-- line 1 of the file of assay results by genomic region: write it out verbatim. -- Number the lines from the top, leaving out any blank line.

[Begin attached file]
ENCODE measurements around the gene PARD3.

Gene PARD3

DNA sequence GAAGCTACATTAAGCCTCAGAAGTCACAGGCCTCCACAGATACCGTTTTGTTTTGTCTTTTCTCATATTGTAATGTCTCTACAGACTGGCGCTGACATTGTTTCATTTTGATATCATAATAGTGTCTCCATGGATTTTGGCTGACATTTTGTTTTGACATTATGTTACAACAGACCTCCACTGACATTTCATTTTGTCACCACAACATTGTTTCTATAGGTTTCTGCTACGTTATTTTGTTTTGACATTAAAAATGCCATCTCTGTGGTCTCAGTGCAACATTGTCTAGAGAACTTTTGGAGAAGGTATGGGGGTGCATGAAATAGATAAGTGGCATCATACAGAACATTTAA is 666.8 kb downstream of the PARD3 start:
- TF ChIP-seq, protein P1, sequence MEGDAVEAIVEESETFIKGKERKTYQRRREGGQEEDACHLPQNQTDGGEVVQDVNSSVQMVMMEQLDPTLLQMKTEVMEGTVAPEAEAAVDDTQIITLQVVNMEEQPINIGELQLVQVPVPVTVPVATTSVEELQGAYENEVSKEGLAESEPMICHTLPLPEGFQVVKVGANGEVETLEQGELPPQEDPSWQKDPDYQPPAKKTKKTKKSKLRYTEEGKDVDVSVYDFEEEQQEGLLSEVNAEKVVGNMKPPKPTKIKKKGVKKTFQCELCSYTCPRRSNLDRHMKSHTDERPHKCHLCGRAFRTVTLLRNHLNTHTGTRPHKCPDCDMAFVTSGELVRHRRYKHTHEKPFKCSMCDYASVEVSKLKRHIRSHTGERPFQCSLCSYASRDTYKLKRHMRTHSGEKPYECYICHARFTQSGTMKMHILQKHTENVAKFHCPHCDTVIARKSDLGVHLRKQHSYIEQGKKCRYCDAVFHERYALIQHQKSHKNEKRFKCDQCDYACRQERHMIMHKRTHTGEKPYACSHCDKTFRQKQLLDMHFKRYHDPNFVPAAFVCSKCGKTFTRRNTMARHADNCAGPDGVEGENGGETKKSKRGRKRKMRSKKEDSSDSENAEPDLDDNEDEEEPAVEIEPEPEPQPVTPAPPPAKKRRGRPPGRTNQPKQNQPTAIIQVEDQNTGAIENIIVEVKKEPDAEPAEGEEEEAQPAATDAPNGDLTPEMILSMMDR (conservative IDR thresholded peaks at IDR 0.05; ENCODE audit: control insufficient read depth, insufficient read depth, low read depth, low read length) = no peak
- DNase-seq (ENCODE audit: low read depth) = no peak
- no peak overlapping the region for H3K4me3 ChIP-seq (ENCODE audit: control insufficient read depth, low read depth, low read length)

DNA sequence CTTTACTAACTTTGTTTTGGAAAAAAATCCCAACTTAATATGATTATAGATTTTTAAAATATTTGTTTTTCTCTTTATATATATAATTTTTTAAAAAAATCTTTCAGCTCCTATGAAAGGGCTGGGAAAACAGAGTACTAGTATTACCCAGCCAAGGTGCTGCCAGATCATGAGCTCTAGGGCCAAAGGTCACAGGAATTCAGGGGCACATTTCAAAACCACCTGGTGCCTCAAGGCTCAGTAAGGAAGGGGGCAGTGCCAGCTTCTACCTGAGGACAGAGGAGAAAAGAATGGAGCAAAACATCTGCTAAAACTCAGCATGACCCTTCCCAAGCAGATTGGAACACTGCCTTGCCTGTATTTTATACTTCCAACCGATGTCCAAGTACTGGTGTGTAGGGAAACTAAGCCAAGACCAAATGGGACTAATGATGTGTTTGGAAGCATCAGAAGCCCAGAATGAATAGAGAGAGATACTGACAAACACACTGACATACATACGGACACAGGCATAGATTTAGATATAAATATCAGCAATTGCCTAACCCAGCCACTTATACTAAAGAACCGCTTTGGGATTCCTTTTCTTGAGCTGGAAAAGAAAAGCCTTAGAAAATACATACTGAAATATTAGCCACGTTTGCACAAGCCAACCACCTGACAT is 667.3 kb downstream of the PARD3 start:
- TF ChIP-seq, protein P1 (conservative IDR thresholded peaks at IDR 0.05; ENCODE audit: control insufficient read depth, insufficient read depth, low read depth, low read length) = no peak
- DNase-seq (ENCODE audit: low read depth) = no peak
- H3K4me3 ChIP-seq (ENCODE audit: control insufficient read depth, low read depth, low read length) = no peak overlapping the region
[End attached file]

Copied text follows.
ENCODE measurements around the gene PARD3.